As a final observation maybe this is the true representation of the New American Home: incomplete and unfunded. Three quarters of a house is really about all we have built ourselves over the last quarter century. I guess when the rain starts coming through the open quarter of the house and hits us in the face we might actually wake up and take matters into our own hands and seal it up. In the meanwhile, we all seem to be waiting for a guy with a big hammer to show up and lead the way. Is that person you?

Thanks to the Flicker photo, identity unknown.

Thursday, January 21, 2010

Friday, January 15, 2010


Another legislative session is underway in Arizona for whatever that is worth. Judging from last year expectations should be low-the problem they started off with then has grown by half again as much. Being that this is an election year expectations should be even lower.

Arizona is bankrupt; plain and simple. To make that point even more poignant, we just sold off our state buildings. Oddly, government is underwater but in just a couple of days the private sector had no trouble coming up with $750 million to buy its hardware. What that says is that there is money out there, but it only gets spent where there is an opportunity to get something in return.

I submit that people like Carl Hayden, Barry Goldwater, John Franks, Justice Rehnquist, Burton Barr, Bob Stump and John Rhodes are spinning in their graves. Although a young and sparsely populated state, way out here in the neighborhood of Mexico, our juxtaposition on the frontier of the American experiment bred independence and led to some of the great thinkers of the mid 20th century. Their ideas and hard work had a major influence on the development of the entire country, paving the way for democracy to reach its most highly performing period. Locally, practical solutions to problems were brokered while the core values which celebrated Arizona’s unique environment and wide open approach to living in it made their way into the fabric of the limited government that the people needed.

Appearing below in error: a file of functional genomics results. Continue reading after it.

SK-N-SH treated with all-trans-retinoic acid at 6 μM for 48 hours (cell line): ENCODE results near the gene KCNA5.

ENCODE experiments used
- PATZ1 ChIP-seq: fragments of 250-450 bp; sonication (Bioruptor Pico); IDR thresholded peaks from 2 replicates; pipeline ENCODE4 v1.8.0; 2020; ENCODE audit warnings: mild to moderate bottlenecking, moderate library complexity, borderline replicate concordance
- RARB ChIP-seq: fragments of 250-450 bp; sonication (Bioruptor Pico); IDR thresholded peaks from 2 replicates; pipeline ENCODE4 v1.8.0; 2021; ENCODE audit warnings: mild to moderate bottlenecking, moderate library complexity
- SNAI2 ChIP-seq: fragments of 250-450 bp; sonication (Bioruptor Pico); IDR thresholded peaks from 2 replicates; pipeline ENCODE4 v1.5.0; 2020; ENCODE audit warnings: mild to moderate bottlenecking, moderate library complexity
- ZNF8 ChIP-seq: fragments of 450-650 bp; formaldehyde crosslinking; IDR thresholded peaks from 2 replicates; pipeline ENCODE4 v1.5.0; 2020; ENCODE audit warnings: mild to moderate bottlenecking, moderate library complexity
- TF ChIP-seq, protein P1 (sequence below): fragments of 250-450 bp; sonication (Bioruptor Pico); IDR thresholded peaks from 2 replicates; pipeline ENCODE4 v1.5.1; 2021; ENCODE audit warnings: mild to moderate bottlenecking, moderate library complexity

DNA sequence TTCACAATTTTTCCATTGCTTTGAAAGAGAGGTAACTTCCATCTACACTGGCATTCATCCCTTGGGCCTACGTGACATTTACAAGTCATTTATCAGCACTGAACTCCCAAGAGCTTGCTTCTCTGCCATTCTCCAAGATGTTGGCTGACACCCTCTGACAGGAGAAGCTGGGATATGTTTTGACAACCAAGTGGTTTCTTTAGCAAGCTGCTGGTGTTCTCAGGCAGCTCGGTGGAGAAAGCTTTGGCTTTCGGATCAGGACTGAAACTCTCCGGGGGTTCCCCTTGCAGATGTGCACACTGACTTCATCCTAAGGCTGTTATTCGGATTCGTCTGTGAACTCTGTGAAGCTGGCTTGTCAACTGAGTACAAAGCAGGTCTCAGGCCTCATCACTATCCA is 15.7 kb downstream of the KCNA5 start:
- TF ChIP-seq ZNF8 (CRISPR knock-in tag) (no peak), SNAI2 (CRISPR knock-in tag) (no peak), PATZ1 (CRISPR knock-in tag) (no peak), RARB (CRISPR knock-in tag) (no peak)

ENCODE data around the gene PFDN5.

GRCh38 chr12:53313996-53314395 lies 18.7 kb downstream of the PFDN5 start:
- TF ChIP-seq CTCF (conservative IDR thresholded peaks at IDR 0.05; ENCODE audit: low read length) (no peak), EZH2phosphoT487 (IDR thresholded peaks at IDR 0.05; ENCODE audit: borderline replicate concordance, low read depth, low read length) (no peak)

Suddenly we find ourselves on the wrong end of the worst fear that was harbored by the native Arizonan of the 1970’s – we have become East L.A. No, actually, we are even worse, for it is true that even with as bad off as the California financial situation, Arizona’s on percentages far eclipses it. How did we get in this mess? Growth. The addicting elixir of uncontrolled growth that finally self destructs much like apoptosis, the “programmed cell death” brought on by a parasite that has loved that cell to death, after sustaining it as long as possible. Up until now we welcomed new residents with open arms. But business has never followed. We have loved our state to death after sustaining it on the act of growing as long as possible.